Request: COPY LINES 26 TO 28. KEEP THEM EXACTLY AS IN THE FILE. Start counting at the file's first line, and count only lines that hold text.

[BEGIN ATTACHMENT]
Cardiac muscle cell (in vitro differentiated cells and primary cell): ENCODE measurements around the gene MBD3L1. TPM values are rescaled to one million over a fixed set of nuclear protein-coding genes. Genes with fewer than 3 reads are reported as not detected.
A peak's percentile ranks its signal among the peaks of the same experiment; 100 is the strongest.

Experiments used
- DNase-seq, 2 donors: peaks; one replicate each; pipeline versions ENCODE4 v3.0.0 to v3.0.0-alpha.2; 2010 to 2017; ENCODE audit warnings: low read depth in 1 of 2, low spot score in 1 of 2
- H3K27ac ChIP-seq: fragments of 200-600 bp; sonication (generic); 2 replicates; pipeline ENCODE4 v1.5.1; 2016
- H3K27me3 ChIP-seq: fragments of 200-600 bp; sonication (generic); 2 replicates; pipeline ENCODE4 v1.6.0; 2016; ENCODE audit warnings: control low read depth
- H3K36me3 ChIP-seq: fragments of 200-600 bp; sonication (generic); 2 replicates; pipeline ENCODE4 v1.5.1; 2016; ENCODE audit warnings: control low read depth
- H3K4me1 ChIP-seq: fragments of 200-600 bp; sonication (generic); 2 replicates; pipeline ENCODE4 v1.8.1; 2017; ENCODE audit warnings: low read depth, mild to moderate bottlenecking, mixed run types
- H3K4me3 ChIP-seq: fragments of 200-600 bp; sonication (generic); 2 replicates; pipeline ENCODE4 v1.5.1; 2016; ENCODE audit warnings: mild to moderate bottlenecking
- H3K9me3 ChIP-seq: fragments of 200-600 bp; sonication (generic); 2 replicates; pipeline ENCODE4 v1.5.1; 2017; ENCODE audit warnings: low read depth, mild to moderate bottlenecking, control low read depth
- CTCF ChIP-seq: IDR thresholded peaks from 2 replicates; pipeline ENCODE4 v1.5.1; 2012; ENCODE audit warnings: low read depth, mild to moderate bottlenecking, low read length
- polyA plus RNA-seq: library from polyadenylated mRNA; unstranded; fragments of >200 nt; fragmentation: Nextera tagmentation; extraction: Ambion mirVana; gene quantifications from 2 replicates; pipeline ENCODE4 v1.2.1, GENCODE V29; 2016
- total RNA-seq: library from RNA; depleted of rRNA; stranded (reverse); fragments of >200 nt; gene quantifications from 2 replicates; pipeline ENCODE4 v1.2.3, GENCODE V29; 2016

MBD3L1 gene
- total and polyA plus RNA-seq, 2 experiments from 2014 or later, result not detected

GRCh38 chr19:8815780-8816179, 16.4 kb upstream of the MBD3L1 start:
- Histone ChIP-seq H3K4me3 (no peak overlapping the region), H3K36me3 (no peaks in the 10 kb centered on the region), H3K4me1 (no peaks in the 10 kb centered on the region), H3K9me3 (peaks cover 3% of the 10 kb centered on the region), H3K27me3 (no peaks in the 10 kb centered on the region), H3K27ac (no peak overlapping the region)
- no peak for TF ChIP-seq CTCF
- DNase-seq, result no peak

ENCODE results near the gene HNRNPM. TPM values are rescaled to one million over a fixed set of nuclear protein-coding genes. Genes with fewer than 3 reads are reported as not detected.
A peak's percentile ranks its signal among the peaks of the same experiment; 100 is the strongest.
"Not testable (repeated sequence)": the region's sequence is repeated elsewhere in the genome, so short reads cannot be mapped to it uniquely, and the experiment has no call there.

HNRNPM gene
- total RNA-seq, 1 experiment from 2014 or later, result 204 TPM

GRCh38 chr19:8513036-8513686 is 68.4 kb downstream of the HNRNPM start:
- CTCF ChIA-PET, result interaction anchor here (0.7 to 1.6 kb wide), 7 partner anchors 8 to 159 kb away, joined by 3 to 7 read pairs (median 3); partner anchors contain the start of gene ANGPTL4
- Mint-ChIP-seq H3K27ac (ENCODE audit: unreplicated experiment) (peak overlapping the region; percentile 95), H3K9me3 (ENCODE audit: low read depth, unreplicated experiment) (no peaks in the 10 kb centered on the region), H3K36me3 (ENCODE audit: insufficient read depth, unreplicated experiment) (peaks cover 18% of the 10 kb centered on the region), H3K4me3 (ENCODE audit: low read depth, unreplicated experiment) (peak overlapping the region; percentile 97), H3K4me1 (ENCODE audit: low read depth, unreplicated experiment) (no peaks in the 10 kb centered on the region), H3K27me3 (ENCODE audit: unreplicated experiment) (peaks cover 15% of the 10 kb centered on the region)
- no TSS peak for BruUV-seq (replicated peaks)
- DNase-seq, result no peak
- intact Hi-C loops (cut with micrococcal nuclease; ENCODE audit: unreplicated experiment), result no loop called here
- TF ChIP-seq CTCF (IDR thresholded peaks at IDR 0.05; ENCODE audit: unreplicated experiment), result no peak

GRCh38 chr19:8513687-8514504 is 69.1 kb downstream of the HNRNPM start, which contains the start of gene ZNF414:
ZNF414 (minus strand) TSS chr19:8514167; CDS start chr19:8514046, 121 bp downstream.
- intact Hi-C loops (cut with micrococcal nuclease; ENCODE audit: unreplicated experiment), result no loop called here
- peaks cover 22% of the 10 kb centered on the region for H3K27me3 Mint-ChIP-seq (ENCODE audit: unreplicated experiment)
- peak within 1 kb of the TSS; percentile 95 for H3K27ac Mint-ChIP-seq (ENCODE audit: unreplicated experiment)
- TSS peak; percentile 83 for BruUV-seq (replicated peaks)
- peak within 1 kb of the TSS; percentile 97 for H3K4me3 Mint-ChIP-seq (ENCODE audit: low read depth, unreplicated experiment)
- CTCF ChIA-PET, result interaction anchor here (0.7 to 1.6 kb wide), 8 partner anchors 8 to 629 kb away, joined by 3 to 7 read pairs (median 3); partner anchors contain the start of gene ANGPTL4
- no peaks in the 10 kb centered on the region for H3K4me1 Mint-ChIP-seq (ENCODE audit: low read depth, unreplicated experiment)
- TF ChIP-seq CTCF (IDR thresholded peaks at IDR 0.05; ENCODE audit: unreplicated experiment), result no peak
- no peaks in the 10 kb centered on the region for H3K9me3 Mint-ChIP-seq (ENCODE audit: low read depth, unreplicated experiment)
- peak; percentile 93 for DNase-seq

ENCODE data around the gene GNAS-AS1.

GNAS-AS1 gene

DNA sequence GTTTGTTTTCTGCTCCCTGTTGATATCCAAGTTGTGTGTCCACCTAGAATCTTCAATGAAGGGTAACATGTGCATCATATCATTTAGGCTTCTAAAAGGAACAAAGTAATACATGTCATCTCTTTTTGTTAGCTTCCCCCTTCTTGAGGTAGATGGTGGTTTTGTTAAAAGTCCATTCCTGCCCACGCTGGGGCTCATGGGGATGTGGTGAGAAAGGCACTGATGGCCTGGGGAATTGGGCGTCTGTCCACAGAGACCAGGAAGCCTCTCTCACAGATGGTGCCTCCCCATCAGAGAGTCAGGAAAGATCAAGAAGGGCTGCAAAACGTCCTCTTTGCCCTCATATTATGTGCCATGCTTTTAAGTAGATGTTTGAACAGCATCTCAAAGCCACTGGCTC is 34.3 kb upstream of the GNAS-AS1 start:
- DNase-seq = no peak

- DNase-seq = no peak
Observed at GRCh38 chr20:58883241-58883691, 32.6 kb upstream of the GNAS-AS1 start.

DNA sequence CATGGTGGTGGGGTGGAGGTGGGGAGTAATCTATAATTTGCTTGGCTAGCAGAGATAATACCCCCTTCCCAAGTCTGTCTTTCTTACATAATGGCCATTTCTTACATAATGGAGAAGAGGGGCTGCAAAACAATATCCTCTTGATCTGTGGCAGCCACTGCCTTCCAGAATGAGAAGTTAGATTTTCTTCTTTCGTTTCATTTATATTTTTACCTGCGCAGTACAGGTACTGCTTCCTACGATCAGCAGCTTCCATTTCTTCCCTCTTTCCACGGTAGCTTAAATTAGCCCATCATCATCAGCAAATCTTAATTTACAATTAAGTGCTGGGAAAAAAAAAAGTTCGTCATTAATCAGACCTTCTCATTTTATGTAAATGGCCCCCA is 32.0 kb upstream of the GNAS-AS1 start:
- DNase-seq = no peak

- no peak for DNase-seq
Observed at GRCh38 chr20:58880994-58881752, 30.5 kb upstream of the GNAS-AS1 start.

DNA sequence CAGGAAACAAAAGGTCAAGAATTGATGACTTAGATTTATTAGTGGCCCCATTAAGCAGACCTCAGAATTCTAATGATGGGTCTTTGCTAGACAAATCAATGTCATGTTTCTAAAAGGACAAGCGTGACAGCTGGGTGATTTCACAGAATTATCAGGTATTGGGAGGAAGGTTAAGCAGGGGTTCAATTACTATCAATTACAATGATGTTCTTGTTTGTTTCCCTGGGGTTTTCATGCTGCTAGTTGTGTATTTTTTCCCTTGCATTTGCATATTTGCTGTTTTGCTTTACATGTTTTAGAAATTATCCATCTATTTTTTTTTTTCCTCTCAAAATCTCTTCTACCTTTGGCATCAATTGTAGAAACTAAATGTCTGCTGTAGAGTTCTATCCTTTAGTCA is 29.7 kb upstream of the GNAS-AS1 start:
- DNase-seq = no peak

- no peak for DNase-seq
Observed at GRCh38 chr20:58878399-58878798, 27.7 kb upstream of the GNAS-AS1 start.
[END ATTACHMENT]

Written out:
- CTCF ChIA-PET, result interaction anchor here (0.7 to 1.6 kb wide), 7 partner anchors 8 to 159 kb away, joined by 3 to 7 read pairs (median 3); partner anchors contain the start of gene ANGPTL4
- Mint-ChIP-seq H3K27ac (ENCODE audit: unreplicated experiment) (peak overlapping the region; percentile 95), H3K9me3 (ENCODE audit: low read depth, unreplicated experiment) (no peaks in the 10 kb centered on the region), H3K36me3 (ENCODE audit: insufficient read depth, unreplicated experiment) (peaks cover 18% of the 10 kb centered on the region), H3K4me3 (ENCODE audit: low read depth, unreplicated experiment) (peak overlapping the region; percentile 97), H3K4me1 (ENCODE audit: low read depth, unreplicated experiment) (no peaks in the 10 kb centered on the region), H3K27me3 (ENCODE audit: unreplicated experiment) (peaks cover 15% of the 10 kb centered on the region)
- no TSS peak for BruUV-seq (replicated peaks)